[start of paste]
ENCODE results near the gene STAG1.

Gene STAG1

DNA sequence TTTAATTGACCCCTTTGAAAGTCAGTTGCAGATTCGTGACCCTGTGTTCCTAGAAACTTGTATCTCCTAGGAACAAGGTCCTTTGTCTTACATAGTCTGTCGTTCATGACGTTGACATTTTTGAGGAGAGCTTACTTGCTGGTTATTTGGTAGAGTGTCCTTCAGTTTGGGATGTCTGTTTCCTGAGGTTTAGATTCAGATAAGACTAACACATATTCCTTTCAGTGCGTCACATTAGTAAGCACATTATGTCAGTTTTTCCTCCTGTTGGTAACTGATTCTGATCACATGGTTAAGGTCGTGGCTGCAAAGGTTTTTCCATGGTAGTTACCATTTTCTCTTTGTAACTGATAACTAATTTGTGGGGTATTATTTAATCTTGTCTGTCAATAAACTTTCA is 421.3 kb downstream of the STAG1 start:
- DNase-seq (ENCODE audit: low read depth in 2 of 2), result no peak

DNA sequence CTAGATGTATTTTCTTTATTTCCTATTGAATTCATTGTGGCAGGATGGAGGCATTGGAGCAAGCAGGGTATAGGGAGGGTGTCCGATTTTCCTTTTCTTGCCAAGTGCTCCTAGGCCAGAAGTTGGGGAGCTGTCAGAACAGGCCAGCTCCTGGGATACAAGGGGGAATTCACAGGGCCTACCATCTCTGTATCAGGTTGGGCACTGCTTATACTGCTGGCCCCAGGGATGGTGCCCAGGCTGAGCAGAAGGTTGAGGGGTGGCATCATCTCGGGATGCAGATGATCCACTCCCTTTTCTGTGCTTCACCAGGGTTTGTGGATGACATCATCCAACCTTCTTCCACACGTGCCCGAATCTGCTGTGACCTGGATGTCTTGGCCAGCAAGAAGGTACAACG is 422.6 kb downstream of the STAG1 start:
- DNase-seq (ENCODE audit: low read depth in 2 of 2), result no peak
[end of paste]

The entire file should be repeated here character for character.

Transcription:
ENCODE results near the gene STAG1.

Gene STAG1

DNA sequence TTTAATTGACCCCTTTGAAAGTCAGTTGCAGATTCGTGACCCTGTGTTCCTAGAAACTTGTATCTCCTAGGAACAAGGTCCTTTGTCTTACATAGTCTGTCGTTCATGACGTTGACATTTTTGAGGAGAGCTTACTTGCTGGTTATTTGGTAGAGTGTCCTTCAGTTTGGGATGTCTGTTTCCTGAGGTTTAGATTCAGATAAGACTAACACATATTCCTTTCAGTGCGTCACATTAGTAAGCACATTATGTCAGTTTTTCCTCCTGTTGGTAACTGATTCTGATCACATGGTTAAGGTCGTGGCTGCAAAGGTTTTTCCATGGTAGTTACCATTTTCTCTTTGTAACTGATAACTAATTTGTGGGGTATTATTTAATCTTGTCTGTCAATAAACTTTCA is 421.3 kb downstream of the STAG1 start:
- DNase-seq (ENCODE audit: low read depth in 2 of 2), result no peak

DNA sequence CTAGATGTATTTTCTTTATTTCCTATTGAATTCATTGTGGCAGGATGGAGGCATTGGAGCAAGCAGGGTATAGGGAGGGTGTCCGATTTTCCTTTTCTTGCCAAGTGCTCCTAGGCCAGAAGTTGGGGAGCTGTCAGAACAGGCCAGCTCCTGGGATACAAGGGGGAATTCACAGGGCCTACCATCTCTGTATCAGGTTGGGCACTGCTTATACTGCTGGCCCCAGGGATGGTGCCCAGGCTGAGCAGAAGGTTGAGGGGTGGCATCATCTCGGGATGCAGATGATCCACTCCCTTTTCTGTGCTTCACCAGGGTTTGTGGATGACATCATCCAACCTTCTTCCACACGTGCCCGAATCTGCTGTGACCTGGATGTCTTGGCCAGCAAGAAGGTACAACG is 422.6 kb downstream of the STAG1 start:
- DNase-seq (ENCODE audit: low read depth in 2 of 2), result no peak